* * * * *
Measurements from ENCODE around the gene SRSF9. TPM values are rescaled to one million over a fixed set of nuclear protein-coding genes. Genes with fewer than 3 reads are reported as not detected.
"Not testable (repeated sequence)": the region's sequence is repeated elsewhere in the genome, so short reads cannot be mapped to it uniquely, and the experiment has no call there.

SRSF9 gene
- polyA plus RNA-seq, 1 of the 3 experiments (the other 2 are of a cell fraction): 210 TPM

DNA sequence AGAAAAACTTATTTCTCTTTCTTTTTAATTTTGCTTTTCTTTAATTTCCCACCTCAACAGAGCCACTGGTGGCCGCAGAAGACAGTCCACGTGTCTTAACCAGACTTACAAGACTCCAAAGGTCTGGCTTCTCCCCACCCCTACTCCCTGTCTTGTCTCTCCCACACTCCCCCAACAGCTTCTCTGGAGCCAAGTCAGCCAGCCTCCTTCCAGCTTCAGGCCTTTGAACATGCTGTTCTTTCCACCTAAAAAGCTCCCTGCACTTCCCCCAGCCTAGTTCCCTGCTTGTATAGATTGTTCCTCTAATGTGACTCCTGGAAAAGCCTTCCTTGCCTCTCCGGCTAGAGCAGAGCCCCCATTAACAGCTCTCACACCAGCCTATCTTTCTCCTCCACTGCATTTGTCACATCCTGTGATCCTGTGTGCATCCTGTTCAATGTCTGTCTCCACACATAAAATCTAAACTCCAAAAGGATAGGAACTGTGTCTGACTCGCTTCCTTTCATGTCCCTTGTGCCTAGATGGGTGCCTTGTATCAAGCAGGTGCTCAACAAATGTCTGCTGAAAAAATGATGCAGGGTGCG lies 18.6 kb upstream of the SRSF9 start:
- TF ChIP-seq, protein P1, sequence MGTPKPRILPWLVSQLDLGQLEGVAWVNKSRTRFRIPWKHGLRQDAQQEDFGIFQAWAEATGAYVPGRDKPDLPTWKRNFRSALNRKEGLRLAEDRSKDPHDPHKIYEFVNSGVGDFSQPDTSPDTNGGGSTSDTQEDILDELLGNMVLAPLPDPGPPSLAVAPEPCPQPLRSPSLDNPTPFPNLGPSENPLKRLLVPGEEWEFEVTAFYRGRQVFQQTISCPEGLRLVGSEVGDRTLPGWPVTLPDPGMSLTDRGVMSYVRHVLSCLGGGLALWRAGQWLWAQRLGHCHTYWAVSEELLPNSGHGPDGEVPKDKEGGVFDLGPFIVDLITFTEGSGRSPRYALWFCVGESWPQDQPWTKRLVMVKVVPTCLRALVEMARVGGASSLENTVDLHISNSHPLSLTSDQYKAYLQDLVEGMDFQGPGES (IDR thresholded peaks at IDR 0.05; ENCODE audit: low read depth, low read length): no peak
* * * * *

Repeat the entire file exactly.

Measurements from ENCODE around the gene SRSF9. TPM values are rescaled to one million over a fixed set of nuclear protein-coding genes. Genes with fewer than 3 reads are reported as not detected.
"Not testable (repeated sequence)": the region's sequence is repeated elsewhere in the genome, so short reads cannot be mapped to it uniquely, and the experiment has no call there.

SRSF9 gene
- polyA plus RNA-seq, 1 of the 3 experiments (the other 2 are of a cell fraction): 210 TPM

DNA sequence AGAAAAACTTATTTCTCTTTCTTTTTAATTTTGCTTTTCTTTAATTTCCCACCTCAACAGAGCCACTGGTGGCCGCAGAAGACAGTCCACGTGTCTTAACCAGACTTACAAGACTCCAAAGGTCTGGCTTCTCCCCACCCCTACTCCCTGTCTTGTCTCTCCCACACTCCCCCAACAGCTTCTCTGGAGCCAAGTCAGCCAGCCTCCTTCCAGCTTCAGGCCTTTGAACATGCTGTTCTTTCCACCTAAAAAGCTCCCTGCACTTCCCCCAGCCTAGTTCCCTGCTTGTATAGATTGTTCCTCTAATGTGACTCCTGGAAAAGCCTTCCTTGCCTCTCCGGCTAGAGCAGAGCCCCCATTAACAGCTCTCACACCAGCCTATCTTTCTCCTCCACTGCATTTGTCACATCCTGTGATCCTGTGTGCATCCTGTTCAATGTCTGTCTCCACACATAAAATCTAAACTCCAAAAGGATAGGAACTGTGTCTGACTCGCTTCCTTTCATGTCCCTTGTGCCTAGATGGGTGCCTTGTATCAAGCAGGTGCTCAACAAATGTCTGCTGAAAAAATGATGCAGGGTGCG lies 18.6 kb upstream of the SRSF9 start:
- TF ChIP-seq, protein P1, sequence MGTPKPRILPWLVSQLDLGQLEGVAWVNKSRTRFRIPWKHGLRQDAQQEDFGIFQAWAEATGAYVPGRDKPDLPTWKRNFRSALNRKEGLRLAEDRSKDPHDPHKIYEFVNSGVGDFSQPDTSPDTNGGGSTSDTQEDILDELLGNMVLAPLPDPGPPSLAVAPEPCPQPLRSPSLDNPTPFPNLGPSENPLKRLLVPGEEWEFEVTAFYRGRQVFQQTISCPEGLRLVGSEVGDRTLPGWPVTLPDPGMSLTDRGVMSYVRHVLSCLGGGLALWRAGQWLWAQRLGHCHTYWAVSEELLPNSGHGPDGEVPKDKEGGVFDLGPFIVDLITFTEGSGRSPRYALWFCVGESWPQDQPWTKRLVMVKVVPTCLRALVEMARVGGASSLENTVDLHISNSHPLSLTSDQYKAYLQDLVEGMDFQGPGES (IDR thresholded peaks at IDR 0.05; ENCODE audit: low read depth, low read length): no peak